Hedgehog-interacting protein (HIP) was discovered by screening a mouse cDNA expression library for proteins that bound to Shh [4]. HIP binds all three Hh proteins with an affinity equal to that of Ptc-1, and in mouse embryos it is expressed in cells adjacent to those expressing Shh, positioning it appropriately for in vivo interactions. Ectopic expression of Shh leads to ectopic HIP expression, indicating that HIP is a transcriptional target of Hh signaling [4]. Transgenic mice that overexpress HIP in the endochondral skeleton displayed a phenotype similar to that of Ihh knockout mice, consistent with an inhibitory role for HIP in Hh signaling [4]. Although it has been shown that overexpression of HIP in cells making Shh reduced the amount of Shh secreted into the media [5], no data has been published specifically demonstrating that expression of HIP in responding cells inhibits the activation of the Shh signaling pathway.

During gastrulation in the mouse, Ihh is secreted by the endoderm and is sufficient to activate hematopoiesis and vasculogenesis [6]. In addition to its role in developmental processes, Shh was shown to induce angiogenesis in a murine corneal angiogenesis model, probably through the induction of the angiogenic factors VEGF, Ang-1, and Ang-2 [7]. Moreover, inhibition of Shh in the ischemic hindlimb of mice through the use of a neutralizing antibody inhibits endogenous angiogenesis [8]. Hh is also required for normal angiogenesis in the murine yolk sac, as Ihh-/- mice can initiate vasculogenesis and hematopoiesis but are defective in vascular remodeling to form blood vessels [9]. In the murine cornea, fibroblasts were identified as the Shh-responsive cells, while endothelial cells in the corneal neovessels, as well as human umbilical vein endothelial cells and microvascular endothelial cells cultured in vitro, were unable to respond to Shh, even though they express the receptor Ptc-1 [7].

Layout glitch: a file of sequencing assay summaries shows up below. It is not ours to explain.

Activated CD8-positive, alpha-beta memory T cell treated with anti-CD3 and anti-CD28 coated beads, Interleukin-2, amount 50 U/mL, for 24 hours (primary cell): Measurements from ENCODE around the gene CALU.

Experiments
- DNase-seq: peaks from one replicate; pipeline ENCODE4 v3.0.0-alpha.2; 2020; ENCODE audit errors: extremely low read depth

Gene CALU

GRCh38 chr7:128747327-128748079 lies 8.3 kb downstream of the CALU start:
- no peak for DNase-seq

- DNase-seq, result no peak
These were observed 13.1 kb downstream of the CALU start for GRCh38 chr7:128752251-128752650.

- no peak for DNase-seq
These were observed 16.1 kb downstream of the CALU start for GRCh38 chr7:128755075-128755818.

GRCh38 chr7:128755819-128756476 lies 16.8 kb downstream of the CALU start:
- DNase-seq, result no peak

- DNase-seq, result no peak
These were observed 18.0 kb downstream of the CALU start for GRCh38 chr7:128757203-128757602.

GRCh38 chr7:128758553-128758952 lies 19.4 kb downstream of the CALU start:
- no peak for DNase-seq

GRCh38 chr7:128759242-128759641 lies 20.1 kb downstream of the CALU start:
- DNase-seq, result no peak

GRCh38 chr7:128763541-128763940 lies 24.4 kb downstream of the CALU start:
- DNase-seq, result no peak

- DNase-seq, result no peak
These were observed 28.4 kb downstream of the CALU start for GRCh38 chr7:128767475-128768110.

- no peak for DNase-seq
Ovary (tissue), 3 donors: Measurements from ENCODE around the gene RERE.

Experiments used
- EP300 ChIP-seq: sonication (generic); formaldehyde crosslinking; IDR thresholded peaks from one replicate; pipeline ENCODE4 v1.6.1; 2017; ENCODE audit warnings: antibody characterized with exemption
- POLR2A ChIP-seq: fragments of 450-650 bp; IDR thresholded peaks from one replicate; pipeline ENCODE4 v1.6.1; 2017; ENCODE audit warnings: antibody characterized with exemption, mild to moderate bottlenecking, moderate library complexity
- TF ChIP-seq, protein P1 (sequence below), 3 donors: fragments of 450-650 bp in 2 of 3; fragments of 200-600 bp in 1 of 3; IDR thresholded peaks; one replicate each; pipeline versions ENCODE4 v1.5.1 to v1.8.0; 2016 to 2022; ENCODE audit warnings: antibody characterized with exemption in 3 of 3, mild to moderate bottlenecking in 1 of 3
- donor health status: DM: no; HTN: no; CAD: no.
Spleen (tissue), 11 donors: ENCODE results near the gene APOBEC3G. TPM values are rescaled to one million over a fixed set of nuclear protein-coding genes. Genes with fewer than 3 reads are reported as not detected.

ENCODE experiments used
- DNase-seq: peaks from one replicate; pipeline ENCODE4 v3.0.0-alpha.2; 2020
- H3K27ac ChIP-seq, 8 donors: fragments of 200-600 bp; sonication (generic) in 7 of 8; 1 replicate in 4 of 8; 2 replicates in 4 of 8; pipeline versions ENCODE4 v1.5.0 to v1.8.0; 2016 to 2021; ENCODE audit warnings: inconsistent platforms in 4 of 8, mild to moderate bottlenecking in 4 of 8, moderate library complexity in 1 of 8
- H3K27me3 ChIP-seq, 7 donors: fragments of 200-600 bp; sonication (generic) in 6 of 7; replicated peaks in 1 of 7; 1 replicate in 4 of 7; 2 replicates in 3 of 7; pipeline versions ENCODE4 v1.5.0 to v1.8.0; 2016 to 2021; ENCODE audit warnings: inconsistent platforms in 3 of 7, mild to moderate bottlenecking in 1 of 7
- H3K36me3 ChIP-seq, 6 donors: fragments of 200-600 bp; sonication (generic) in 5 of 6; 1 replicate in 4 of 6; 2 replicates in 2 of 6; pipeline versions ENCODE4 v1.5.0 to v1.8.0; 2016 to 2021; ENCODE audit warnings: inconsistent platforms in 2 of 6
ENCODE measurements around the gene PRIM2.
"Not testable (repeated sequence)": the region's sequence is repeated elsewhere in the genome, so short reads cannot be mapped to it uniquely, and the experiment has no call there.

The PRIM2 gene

Misregulation of the Hh signaling pathway has been implicated in several different types of cancer, including basal cell carcinomas (BCCs), medullablastomas, and gliomas (reviewed in [10]. Mutations in Ptc-1, which lead to constitutive activation of the Hh pathway, are the underlying factor in basal cell nevus syndrome, a familial condition characterized by a predisposition to BCC development [11]. In addition, Gli-1 was originally identified as a gene overexpressed in a human glioma line [12]. Recently, it was reported that Hh pathway activity is upregulated in digestive tract, pancreatic, and small-cell lung tumors and is required for the growth of these tumors [1315].